Coral reefs are created by large calcium carbonate colonies known as coral. These reef structures are the home and feeding grounds to a wide array of organisms. Coral reef ecosystems have been called “cradles of evolution” because more marine organisms evolve from coral reefs than from any other ecosystem.
Ocean acidification may actually alter the physical structure of coral reefs. Acidification affects the organisms that build the reef because it lowers calcification rates and pH, inhibiting the creature’s skeletal growth. Without these reef-building organisms, coral reefs cannot exist.
Aside from hindering the organisms that physically build the reefs, ocean acidification also increases the probability that existing reef structures may dissolve. Reef erosion is likely, given the vulnerability inevitable with increased acidification.
Acidification raises the possibility of coral mortality. It can cause coral bleaching, which can cause the coral to die. As the coral tries to survive and is in a weakened state, they become vulnerable to encroachment by other marine organisms. Some species can benefit from higher water acidity, like macroalgae. As these algae thrive, they block sunlight from getting to the coral and they may be abrasive to coral structures as they move through the water in the current. Both low light and abrasive contact can weaken the coral, or even kill the reef structure.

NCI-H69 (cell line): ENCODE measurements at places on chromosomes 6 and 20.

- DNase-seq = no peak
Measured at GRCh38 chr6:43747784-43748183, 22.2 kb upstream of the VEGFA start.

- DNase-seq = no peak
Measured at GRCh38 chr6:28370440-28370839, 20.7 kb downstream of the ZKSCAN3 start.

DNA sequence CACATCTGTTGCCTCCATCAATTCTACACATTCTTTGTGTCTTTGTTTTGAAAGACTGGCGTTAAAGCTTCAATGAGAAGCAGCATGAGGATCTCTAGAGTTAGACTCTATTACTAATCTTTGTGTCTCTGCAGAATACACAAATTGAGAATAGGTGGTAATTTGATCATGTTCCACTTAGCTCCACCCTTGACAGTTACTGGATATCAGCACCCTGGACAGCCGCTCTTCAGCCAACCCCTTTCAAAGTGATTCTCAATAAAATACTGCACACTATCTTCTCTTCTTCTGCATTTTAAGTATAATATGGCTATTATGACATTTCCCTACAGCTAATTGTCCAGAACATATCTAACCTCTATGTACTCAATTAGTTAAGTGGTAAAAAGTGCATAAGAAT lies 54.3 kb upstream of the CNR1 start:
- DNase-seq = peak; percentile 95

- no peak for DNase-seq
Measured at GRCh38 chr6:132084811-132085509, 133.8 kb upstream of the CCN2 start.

Dissolving and eroding coral reefs, as well as coral that is lost because of displacement by other organisms that can survive better in the high acidity all lead to what is known as “reef flattening”. This is a phenomenon that creates a loss in the “architectural complexity” of the reef. This affects all of the organisms that live within and rely on the reef as a key part of their survival methods. Reef flattening diminishes reef structure and habitats, and reduces organism populations and biodiversity.
Coral reefs are home to over 25% of all known species of fish and exhibit the highest biodiversity of any ecosystem in the entire ocean. Threats to coral reefs are a threat to thousands of other organisms, so as we see ocean acidification harming our world’s coral reefs, we should be very concerned. Ocean acidification does not mean that the oceans will die, but the survivors may be algae and jellyfish. For the ocean to be sustainable in its present form, with coral reefs the prominent sanctuaries for marine life, the pH of the ocean has to maintain acidity within relatively narrow boundaries. With the alarming increase in CO2 being absorbed into our great carbon dioxide sink known as the ocean, the coral reef is in jeopardy.
“Chapter 4.” Ocean Acidification: a National Strategy to Meet the Challenges of a Changing Ocean. Washington, D.C.: National Academies, 2010. Print.
Eilperin, Juliet. “Growing Acidity of Oceans May Kill Corals.” The Washington Post: National, World & D.C. Area News and Headlines – The Washington Post. 5 July 2006. Web. 04 Sept. 2011. <http://www.washingtonpost.com/wp-dyn/content/article/2006/07/04/AR2006070400772.html>